The significant role of occupational therapists in evaluating functional impairments in patients with mental health disorders should be emphasised. Their input is crucial before final determinations are made regarding maximum medical improvement and permanent impairment.

In the context of impairment, disability and maximum medical improvement, it is important to remember the following6:

  • Subjective distress does not equate to functional impairment.
  • Employment dissatisfaction and psychosocial stressors do not necessarily indicate functional impairment.
  • Psychiatric assessment relies heavily on the accuracy and completeness of patients’ self-reporting and the objectivity of information provided by the treating psychiatrist. Distortions, intentional or unintentional, may occur when compensation is a factor.
  • It is crucial to note that a medical or psychiatric condition cannot be considered treatment-resistant, permanent or irreversible unless all reasonable and recognised treatment options have been explored.

In the South African context, it is essential to consult recognised treatment guidelines, such as those published by SASOP and the Standard Treatment Guidelines and Essential Medicines List for South Africa.14,15 Unfortunately, in a resource-constrained country like South Africa, most of the population cannot access optimal treatment. Even among those who can afford private healthcare, various factors, as identified by the task team, hinder the attainment of optimal treatment, including limited benefit access, exhausted benefits, waiting periods before claim payouts and the discontinuation of income and medical aid benefits before the start of claim payouts. These obstacles can have a significant negative impact on the accessibility and affordibility of psychiatric treatment.

While these constraints to adequate treatment are generally acknowledged, extensive discussion among the task team members leads to the recommendation that evidence-based treatment should be considered as the benchmark for optimal treatment. This includes psychopharmacological treatment, psychotherapy administered by qualified clinical or counselling psychologists and occupational therapy involving vocational rehabilitation. The level of care recommended should be comparable to that available in a tertiary academic psychiatric hospital in South Africa.

General principles of an independent medical examination

Independent medical examinations are voluntary assessments conducted by licensed healthcare providers who are not responsible for the care of the examinees. These evaluations are performed for medicolegal and insurance purposes, and they rely on various sources of information to gain a comprehensive understanding of individuals’ conditions. It is important to note that the term ‘patient’ should not be used to refer to the examinee, as it could imply the existence of a traditional doctor–patient relationship, which is strictly prohibited during the IME process.8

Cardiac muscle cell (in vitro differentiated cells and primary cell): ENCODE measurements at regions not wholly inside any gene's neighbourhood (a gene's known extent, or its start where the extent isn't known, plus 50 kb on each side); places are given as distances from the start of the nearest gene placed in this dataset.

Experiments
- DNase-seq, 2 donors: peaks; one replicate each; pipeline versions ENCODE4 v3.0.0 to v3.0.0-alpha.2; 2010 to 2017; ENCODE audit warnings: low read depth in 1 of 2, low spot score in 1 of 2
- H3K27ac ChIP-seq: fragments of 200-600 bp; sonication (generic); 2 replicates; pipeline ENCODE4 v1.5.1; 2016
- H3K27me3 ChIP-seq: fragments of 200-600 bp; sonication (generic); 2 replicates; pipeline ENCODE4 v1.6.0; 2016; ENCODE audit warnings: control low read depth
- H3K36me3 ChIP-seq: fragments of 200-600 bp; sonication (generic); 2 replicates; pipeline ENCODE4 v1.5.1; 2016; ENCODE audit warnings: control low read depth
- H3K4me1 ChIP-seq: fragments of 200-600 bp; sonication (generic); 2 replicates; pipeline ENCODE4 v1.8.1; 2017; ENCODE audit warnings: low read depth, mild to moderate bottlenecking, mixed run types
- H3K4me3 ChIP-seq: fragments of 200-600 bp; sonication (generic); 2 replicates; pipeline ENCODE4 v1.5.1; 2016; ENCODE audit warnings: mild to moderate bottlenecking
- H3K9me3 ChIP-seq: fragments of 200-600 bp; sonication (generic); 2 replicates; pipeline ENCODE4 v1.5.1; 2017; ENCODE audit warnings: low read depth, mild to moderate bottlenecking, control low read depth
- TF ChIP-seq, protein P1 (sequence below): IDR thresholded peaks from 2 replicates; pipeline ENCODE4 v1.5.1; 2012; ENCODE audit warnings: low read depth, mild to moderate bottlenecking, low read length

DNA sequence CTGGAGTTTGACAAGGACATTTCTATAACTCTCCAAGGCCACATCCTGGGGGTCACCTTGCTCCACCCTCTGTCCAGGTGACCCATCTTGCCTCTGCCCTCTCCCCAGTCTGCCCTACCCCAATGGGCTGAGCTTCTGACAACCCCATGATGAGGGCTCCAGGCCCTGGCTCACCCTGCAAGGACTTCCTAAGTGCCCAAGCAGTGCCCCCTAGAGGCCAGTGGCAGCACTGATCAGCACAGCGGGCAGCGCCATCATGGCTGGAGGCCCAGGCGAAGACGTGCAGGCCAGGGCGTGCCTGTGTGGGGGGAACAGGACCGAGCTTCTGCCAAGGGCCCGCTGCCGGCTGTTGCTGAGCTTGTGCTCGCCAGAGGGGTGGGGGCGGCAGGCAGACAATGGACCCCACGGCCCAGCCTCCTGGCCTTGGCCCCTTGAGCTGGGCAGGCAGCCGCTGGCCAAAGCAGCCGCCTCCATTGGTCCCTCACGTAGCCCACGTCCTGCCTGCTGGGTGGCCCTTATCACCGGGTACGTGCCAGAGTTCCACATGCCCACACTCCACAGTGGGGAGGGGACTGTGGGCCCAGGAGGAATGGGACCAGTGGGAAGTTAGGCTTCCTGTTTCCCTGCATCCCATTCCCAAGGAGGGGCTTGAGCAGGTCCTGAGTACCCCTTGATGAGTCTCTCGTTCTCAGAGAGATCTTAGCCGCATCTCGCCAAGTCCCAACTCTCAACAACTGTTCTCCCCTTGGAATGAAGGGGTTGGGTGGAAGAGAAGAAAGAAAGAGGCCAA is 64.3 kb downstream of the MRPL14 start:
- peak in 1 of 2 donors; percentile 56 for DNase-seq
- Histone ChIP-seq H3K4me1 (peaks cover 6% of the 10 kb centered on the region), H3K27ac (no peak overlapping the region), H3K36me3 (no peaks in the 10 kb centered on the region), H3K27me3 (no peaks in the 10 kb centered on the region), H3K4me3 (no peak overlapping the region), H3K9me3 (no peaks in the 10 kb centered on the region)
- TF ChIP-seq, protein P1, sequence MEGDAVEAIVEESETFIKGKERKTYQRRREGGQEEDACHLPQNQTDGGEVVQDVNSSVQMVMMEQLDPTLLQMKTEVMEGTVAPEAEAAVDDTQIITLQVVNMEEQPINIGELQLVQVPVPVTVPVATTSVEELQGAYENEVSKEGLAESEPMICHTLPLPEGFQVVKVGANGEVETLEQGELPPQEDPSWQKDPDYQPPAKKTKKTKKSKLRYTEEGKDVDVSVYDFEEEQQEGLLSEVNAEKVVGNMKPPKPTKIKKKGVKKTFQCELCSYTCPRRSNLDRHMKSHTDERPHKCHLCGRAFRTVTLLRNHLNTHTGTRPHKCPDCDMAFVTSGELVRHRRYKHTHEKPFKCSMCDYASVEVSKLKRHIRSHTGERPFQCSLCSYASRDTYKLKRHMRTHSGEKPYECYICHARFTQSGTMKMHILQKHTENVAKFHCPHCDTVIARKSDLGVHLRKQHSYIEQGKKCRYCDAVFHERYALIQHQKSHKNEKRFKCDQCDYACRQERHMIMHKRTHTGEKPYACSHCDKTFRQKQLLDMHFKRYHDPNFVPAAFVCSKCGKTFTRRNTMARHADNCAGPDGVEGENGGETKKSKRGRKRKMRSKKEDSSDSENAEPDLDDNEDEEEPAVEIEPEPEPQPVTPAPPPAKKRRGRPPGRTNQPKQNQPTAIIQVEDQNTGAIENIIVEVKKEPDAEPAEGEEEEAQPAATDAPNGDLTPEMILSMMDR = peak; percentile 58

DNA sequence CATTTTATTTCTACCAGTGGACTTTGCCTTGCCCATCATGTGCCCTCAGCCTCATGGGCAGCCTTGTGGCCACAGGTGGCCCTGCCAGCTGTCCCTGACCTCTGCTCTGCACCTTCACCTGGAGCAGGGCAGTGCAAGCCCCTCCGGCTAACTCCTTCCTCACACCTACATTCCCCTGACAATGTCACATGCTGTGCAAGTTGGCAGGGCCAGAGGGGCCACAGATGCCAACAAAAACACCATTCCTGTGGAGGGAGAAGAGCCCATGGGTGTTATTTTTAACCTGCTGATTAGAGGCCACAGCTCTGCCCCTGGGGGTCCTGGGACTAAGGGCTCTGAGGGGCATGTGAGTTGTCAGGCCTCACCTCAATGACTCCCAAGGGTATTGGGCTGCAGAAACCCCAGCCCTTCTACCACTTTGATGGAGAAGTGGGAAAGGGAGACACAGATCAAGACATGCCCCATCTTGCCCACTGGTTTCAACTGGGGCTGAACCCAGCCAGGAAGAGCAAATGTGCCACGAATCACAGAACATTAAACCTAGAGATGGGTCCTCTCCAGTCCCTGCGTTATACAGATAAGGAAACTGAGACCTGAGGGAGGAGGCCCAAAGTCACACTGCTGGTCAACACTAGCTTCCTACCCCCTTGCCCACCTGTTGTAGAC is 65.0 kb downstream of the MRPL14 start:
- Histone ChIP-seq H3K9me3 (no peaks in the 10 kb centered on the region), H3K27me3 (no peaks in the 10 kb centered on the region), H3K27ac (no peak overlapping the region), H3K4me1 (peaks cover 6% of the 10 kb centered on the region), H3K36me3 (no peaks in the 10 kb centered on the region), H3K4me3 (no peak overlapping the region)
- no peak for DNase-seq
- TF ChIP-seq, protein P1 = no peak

Psychiatric IMEs can occur in various settings and focus on assessing the presence and impact of mental health disorders. The specific scope of IMEs is shaped by requesting parties’ medical information needs, and IME providers may be asked to provide insights into a range of relevant questions for the cases at hand.8

Psychiatric IMEs differ from clinical consultations in significant ways. One crucial difference is the absence of a traditional doctor–patient relationship during IMEs, and a limited duty of care is established that does not go beyond the obligation to perform unbiased evaluations. In IMEs, examiners must maintain neutrality and objectivity. Unlike in traditional treatment settings, where treating professionals advocate on behalf of patients, IME examiners must avoid assuming both roles (the so-called dual-agency conflict). Examiners are held to the same high standards and ethical obligations as in clinical consultations, with the expectation that they too will abide by the Health Professions Council of South Africa’s Ethical Guidelines for Healthcare Professions.16

To conduct psychiatric IMEs, evaluating psychiatrists should be registered with the Health Professions Council of South Africa, and independent medical examiners should possess the necessary experience, knowledge and skills to perform an IME efficiently. Despite the absence of explicit statutory requirements in South Africa for additional qualifications or special credentials for those conducting IMEs, it is highly recommended that health professionals actively pursue continuing education and training initiatives, such as the Evaluation of Permanent Medical Impairment Rating (based on the sixth edition of the AMA) short course. These courses familiarise psychiatrists with the methodology for assessing impairments using the AMA sixth edition guidelines.3 Ongoing education and peer support are provided by organisations such as the International Academy of Independent Medical Evaluators (IAIME), the American Board of Independent Medical Examiners (ABIME) and the Canadian Society of Medical Evaluators (CSME).8,17,18,19,20

Although empirical studies are limited, no evidence suggests that a virtual psychiatric IME is less valid than an in-person evaluation, assuming that the applied methodology is comparable, and the testing process has been validated for remote administration of the IME.8 With the rise in virtual consultations, it is prudent for independent medical examiners to confer with their indemnifying body regarding the feasibility of conducting IMEs outside South Africa, for example, in countries where they are not professionally registered.